Creative Cowardice: The Scourge of Good Stories

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If there’s one thing that annoys me more than anything else in terms of fiction, it’s when an otherwise good story is ruined by the creator’s cowardice. It drags down a story that has kept my attention, one that had me hungry for more content, and sometimes? It makes me disregard other material that the creator already has out there. What’s worse? It seems to get more prevalent with each passing year.

Today, I’m going to step up onto a soapbox and explain to you why you need to stick out your jaw, and own your work.

It comes in many forms, and it has many causes, but the kind of cowardice that keeps me awake at night seems to present itself in movies more often than not.

There’s a culture in Hollywood, one that is driven by profit. That’s okay. You should make money for your work! So should other people. If nobody got paid, then there wouldn’t be much content coming out. That’s just… that’s just true.

An unfortunate side effect of this motivation is the dilution of stories that could have been great, but missed the mark because of fear– fear of the lack of acceptance by the audience.

What do I mean by this? Often, it’s the insistence on having stories end on a happy note, or at least a really hopeful one, when there is absolutely no reason for there to be any hope. 

Let’s take “I Am Legend” as an example. This movie had me, man. I saw it in the theaters, and I was riveted. The plague, the vampires, the obvious decline in the protagonist’s sanity from years of isolation. Even his persistent routine and the rather cringe-inducing way he spoke to mannequins worked. He’s working desperately to find a cure for this plague, and every attempt fails. Two humans find him, and they mention some kind of holdout zone for the uninfected. As his stronghold is attacked by the vampires, and they start breaking in, his final trial to create a cure succeeds! He hands the synthesized cure to the humans, and tells them to hide in a bolt-hole, just as the vampires make their way down to him. Our protagonist, steel-jawed and defiant, looks at the surprisingly intelligent vampire leader, and pulls the pin on a grenade, which explodes.

Had the movie ended right there, it would have been perfect. The audience would have been left wondering about the fate of the other two humans, and, by extension, humanity as a species. The protagonist’s sacrifice would have been rendered more poignant, because it would have been based on something that was uncertain. Even the supposed safe zone would have been questionable, as it had never been shown or heard of previous to those two characters’ introduction!

Instead, we’re treated two a three minute montage of a car driving into the safe zone, with a voiceover from one of the two humans who escaped, reflecting on the importance of the main character’s contribution and sacrifice. It shows the two of them entering the gated community, seeing that there are other humans after all!

Basically, everything is going to be okay.

It made me hate the movie. I had such a bad taste in my mouth afterward that I refused to watch it again. Because you could just tell that it was a cop out. Rather than leave the audience with questions, they decided to answer way too much. They were so obviously afraid that moviegoers wouldn’t react well to something that ended so abruptly, or on such a (possibly) depressing note that it prevented them from providing something that was actually satisfying. It diminished the character’s entire arc to have it summed up in the final thirty seconds, and reduced the meat of the film to basically just “a bad time between two good times.”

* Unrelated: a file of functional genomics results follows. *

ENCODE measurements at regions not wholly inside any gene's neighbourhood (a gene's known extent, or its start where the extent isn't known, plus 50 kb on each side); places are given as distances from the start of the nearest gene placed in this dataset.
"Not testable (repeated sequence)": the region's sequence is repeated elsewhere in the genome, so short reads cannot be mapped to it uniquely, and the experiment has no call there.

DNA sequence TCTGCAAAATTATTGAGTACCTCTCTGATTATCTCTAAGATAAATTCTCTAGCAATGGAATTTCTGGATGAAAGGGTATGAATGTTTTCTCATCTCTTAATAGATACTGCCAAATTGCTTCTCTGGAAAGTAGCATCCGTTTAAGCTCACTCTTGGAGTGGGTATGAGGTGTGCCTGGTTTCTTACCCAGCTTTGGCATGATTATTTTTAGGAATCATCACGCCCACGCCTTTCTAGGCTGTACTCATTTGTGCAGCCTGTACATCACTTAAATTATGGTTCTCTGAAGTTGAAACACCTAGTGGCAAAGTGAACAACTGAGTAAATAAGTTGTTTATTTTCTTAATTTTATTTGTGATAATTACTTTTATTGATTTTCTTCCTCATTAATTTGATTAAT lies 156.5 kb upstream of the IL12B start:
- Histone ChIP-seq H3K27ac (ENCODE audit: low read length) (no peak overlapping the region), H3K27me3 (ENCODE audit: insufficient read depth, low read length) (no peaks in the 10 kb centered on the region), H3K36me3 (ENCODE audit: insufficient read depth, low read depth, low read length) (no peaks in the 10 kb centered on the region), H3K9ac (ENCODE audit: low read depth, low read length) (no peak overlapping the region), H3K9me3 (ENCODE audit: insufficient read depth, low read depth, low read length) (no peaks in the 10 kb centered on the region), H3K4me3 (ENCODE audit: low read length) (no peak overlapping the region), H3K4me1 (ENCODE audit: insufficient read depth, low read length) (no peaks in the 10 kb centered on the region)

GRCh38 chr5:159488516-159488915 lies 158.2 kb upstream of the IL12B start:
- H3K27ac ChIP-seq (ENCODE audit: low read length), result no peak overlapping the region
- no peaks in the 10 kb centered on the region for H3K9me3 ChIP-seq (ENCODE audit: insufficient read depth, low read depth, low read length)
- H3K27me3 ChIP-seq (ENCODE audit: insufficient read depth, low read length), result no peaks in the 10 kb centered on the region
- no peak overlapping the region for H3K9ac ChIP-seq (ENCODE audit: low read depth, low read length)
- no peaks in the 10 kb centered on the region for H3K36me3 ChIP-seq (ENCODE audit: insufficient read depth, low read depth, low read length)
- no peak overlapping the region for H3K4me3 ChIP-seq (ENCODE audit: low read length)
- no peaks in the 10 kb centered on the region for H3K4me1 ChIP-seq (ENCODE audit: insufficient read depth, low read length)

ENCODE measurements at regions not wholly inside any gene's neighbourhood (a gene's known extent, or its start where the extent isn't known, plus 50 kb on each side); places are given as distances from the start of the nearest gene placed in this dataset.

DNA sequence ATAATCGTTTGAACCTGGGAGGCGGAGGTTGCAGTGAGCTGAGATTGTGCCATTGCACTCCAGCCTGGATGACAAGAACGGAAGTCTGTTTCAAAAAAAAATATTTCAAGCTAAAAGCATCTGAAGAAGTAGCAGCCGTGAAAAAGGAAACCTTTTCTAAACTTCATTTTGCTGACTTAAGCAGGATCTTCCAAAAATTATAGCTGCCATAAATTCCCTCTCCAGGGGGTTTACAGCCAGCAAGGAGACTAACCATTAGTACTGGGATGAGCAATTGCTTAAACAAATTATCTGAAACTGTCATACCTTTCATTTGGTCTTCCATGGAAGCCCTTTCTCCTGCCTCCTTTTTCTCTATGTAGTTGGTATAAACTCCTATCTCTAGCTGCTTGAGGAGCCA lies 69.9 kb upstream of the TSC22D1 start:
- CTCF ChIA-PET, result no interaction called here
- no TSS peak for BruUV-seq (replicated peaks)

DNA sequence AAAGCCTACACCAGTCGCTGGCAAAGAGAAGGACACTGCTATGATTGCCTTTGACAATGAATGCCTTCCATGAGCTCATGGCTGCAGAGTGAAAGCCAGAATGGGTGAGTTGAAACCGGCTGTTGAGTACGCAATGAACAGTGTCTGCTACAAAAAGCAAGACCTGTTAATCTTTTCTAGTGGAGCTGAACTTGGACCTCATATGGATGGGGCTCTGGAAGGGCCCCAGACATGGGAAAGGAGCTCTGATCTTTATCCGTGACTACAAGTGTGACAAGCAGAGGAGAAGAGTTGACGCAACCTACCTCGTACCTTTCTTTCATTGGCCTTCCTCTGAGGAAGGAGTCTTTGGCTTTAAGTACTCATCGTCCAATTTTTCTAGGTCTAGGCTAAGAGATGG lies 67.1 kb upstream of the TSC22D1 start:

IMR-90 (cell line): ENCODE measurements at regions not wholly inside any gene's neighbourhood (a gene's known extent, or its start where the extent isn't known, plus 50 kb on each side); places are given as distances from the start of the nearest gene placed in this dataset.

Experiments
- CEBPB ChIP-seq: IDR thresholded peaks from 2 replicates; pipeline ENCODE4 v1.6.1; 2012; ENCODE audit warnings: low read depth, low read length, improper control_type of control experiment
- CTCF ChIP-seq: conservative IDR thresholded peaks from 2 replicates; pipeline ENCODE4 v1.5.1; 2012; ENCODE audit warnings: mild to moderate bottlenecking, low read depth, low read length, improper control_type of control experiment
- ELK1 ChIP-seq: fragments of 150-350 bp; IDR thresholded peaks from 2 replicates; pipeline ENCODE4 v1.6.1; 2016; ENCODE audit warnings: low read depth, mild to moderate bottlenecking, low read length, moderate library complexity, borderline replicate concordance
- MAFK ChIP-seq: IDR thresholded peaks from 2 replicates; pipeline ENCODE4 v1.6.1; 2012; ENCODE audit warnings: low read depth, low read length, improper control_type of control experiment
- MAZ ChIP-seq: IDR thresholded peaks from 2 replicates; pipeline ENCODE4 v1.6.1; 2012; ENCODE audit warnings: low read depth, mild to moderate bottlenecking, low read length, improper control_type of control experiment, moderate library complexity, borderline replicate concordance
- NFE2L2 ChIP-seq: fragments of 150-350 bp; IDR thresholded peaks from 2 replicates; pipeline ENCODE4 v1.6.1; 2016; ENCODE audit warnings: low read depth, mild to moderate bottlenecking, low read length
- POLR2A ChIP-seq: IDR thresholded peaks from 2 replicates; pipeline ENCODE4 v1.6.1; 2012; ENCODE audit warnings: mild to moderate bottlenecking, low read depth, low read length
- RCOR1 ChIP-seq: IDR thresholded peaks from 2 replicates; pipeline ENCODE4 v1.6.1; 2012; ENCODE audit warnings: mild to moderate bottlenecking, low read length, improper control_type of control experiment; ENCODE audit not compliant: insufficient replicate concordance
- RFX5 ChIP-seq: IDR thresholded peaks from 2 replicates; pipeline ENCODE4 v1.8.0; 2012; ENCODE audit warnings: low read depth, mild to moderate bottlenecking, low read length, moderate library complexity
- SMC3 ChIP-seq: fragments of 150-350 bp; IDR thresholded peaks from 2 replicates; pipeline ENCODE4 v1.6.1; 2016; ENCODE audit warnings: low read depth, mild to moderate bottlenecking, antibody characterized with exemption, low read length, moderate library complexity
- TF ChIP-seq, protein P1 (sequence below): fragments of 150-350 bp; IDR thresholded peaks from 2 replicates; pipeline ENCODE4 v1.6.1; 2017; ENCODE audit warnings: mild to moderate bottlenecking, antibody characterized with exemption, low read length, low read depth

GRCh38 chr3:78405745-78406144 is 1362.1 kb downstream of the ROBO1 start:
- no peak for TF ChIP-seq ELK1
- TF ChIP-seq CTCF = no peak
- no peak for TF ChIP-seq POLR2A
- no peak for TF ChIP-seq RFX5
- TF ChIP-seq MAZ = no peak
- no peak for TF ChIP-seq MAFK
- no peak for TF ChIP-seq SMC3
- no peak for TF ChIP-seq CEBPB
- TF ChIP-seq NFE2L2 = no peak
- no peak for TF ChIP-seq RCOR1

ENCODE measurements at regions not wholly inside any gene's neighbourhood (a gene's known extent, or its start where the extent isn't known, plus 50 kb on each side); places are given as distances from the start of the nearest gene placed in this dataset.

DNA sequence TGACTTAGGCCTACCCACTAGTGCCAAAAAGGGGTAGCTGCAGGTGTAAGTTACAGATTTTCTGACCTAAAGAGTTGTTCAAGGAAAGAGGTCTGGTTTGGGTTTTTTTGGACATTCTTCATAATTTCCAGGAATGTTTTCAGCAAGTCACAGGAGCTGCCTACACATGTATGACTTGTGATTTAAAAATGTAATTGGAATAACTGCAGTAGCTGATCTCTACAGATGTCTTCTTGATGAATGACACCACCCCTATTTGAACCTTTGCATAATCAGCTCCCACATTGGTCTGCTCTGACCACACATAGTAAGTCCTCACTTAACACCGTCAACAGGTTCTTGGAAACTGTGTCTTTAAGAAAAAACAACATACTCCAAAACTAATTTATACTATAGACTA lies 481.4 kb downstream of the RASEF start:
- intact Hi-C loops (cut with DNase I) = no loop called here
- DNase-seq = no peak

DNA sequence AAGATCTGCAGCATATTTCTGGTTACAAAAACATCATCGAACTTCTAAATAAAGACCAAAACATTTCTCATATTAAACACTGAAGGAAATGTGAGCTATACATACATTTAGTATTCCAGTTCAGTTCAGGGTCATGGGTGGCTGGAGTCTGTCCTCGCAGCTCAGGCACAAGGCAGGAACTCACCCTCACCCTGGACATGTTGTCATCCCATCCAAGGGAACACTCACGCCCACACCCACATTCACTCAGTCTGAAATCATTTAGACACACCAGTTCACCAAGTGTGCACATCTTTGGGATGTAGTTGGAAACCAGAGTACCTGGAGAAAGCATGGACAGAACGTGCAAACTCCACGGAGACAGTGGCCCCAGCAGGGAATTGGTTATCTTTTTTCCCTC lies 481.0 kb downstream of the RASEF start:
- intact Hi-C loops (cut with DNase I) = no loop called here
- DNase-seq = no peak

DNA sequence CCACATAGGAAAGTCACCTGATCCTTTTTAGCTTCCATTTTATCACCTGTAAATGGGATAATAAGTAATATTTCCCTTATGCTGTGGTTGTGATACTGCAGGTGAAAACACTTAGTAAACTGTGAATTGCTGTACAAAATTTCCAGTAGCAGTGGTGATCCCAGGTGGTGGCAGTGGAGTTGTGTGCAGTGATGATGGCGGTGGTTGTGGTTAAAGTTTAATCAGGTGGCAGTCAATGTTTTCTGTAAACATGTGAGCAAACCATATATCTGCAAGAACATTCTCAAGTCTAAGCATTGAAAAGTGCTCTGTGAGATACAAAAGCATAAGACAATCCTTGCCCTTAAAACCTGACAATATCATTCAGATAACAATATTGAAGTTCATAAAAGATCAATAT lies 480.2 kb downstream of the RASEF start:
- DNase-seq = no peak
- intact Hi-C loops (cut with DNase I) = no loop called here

Yeah. It made me angry. Probably more angry than it should have. But this kind of thing gets under my skin in a way that few others can. I wanted to take the people responsible for that ending, and make them watch the film without it, and then have them explain to me why they did it. I knew the answer they would give:

Because they didn’t want to leave audiences upset.

Look, there’s a lot to be said for writing for an audience. You need to make a product that will fit the consumer, and that should be in the back of your head when you’re making something. But you know what?

You get to decide who your audience is. I can’t figure out who would be happier with the ending of “I Am Legend.” I don’t know who they think that would please more than just stopping the movie a couple of minutes earlier. The only conclusion I can draw is that they were trying to appease movie executives who were concerned about families. The thing is that this was not a family movie. Let “Marley and Me” or something in that vein have that audience. You don’t need to cater to everyone.

In fact, when you are so afraid that you won’t please someone, and change your product to do so, you usually wind up pleasing nobody.

You can’t be afraid that people won’t like what you produce. In terms of writing fiction, you need to do your best to overcome that fear of not being accepted by one group or another. Your focus needs to be on making the best story you can.

For example, you can’t be afraid to kill off a character if it serves the story better. It can be risky if that character happens to be a fan favorite. An extreme example is “A Song of Ice and Fire”– that’s “Game of Thrones” to those who refuse to pick up a book. George R.R. Martin has demonstrated time and time again that nobody is safe. He kills off a main character at the end of the first book– the guy who, in the hands of a less confident writer, would have been the series main protagonist. Then, he kills off the guy who you thought would take over as lead protagonist. Then he kills off another character that you loved because he was so friggin’ awesome. And he continues, with example after example. Seriously, the guy has a bigger body count than typhoid.